Ajaya Dixit initiated his presentation with a general account of how rivers shape the landscape and how riverine ecosystems have nurtured society and kept civilisations vibrant, cultured and creative. Dixit went on to discuss the basin characteristics of the Bagmati, a tributary of the Kosi that rises in the Shivapuri hills, north of the Kathmandu valley. Around fifteen percent of the basin area (3700 sqkm) lies in Nepal, while the remaining is in India. The average annual rainfall in the basin is 1400 mm and is more than 2000 mm in the hills. Bagmati is a seasonal river with rainfall and springs as its main source. Its mean flow is 15.6 cubic metre/second and low flow is 0.15 cubic metre/second in April.

Kathmandu lies in the Upper Bagmati basin and studies suggest that an ancient lake called the Paleo-Kathmandu lay within the Kathmandu valley as a lacustrine formation. Early settlers lived in lower slopes and used springs and river in the upper reaches. When they moved to the valley floor, they built dongia dharas, which are stone water spouts fed by the unconfined aquifers and delivered water through surface channels. Even today, dongia dharas dated back to 1500 years exist. The state built canals (raj kulo) tapped the upper stretches of the rivers close to the mountains. Rivers and irrigation helped recharge aquifers and ponds.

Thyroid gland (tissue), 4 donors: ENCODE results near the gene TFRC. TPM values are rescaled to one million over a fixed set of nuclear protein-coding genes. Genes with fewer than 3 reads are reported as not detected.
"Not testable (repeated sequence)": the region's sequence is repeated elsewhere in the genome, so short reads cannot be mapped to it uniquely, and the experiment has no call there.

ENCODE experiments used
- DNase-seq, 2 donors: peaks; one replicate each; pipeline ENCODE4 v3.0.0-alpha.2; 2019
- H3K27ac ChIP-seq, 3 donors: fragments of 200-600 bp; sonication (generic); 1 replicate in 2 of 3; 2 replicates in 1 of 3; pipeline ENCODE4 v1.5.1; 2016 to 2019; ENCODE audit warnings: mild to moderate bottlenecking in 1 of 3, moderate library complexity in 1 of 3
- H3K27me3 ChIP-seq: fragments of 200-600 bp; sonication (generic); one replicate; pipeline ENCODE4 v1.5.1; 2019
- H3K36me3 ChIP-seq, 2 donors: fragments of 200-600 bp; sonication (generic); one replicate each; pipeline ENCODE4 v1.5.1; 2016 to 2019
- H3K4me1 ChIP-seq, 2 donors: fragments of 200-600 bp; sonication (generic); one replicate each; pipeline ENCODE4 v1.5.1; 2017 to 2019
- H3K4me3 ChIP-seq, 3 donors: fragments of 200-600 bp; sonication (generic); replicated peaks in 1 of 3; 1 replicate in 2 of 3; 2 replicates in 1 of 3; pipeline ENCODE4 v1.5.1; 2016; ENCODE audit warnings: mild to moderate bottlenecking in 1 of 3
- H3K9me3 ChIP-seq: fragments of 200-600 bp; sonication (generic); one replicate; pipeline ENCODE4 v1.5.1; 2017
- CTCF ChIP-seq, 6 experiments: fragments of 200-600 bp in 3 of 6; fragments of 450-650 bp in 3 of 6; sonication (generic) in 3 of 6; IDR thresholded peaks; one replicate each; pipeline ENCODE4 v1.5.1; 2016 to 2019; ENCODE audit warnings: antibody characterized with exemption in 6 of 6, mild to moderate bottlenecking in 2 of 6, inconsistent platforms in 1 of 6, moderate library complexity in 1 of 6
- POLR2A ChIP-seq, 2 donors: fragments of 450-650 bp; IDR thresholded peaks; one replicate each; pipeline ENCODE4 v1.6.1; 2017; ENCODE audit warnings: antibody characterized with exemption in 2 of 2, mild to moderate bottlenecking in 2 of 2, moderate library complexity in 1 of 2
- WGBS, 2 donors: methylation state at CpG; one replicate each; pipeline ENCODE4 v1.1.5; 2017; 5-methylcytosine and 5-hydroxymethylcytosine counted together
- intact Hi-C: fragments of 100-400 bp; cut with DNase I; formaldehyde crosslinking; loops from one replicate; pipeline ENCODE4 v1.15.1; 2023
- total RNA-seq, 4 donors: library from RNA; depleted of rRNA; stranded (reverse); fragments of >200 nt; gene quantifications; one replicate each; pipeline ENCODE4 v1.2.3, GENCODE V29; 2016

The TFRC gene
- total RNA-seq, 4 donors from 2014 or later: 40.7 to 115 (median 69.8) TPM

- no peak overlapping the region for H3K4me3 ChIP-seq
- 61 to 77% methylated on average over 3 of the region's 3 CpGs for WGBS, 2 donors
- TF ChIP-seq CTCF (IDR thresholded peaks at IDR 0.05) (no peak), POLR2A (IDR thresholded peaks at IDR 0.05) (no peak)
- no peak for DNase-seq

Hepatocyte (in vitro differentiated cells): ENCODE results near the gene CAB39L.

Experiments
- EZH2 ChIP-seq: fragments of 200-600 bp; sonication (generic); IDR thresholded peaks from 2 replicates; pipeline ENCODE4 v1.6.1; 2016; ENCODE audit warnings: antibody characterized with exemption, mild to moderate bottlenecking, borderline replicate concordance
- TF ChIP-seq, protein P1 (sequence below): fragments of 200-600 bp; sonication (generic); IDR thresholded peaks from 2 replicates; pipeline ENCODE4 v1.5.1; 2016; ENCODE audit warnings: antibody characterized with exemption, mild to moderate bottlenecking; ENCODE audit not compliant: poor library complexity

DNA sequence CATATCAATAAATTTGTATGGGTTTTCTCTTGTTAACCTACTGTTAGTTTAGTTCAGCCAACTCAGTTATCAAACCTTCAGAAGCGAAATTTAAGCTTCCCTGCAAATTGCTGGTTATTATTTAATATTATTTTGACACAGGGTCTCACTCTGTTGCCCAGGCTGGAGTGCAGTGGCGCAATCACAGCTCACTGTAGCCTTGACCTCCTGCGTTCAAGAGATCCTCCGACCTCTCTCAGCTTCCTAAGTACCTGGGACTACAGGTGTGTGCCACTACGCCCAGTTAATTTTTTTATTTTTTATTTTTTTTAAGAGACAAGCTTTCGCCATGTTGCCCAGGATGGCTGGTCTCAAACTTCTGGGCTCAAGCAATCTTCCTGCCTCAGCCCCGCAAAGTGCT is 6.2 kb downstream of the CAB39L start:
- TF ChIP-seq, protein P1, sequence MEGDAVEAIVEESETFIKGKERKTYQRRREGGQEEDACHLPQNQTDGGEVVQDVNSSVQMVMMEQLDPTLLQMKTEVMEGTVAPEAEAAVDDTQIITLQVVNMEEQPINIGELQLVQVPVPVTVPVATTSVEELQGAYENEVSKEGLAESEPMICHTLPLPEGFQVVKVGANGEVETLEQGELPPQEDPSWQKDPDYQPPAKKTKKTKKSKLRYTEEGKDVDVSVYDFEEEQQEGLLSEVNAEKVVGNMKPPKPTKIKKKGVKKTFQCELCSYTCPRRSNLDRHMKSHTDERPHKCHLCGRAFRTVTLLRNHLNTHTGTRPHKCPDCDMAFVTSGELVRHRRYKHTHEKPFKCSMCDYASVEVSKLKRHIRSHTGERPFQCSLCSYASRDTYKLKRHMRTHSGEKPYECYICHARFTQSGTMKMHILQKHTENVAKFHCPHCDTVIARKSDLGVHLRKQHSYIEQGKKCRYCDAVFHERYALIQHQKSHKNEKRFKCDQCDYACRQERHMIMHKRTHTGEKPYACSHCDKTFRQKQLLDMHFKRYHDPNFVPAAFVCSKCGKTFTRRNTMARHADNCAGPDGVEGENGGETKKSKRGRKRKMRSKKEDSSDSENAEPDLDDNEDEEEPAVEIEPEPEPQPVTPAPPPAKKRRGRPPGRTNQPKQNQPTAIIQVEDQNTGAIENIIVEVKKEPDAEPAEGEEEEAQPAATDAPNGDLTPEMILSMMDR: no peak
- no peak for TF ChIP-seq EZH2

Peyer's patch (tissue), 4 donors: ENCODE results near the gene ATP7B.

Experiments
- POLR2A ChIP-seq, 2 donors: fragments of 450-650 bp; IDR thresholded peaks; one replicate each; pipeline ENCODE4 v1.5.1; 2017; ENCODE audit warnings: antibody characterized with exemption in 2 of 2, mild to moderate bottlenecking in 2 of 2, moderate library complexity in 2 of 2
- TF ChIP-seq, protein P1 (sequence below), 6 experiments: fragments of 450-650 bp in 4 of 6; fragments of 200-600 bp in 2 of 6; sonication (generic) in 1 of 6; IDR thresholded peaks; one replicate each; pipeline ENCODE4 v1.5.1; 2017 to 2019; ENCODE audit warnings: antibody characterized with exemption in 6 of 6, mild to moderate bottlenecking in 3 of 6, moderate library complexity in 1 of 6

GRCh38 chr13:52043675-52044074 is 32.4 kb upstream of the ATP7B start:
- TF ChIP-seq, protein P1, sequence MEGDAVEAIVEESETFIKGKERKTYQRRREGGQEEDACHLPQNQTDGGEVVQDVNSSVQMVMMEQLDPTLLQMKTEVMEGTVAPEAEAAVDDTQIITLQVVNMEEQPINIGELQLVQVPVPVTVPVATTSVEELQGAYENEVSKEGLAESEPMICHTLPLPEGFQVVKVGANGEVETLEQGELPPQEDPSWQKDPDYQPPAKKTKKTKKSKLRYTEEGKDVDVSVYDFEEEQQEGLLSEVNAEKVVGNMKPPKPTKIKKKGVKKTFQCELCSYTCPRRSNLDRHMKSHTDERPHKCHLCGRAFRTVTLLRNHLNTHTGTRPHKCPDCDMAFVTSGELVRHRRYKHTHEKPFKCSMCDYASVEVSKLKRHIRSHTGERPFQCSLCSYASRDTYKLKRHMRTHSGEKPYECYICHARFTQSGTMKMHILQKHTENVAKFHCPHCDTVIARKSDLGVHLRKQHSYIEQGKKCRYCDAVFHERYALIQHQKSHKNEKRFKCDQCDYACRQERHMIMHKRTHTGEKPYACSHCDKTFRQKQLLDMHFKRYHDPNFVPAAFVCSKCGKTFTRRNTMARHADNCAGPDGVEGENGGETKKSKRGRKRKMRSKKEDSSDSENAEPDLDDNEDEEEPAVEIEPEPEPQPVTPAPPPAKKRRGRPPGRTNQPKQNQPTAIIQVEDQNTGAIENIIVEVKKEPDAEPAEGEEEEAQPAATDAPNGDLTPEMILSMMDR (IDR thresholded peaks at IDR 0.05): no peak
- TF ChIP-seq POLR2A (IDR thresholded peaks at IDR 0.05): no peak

However, rising urbanisation has damaged these ancient artifacts. Over the last sixty years Kathmandu has expanded massively and its population has increased from 0.41 million in 1951 to 2.6 million in 2011. The city has a huge transient population aside from this, reducing it to a concrete nightmare. Seismologists suggest that Kathmandu is a rubble city in the making. Though the Bagmati river flow has not changed significantly in the last seventy years, the character of the river has been transformed significantly during the period 1970 to 1990. The river has been canalised while the dumping of the city’s garbage into it continues. Dixit identified a plethora of problems faced by the river such as upstream water diversion for drinking water needs, disposal of untreated liquid waste, disposal of solid waste, river jacketing for roads and commercial activities, sand mining and physical encroachment.

The state of the river is an outcome of the current approach to waste management particularly liquid waste management. Three types of waste water namely yellow water flux, grey water and yellow black flux are being generated and flowing water is being used as a vehicle to dispose these. The idea of a water based disposal system e.g. flush toilet embedded in Victorian engineering has led to a technological lock-in with the result that the notion of a natural hydrological cycle has undergone a fundamental transformation.

All the same, the bulk of the load in the river is biological though there are some factories releasing effluents. In the last 20 years some of them have been closed or relocated and the river now stands a chance of being salvaged.

  

 

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Nature's abundance vanishes; the once amply resourced Bihar tackles the rapid depletion, the emerging water scarcity and quality.

This presentation  highlights the grave water situation in Bihar in the context of the emerging water quality and quantity issues that the world and especially developing countries will be facing in the near future.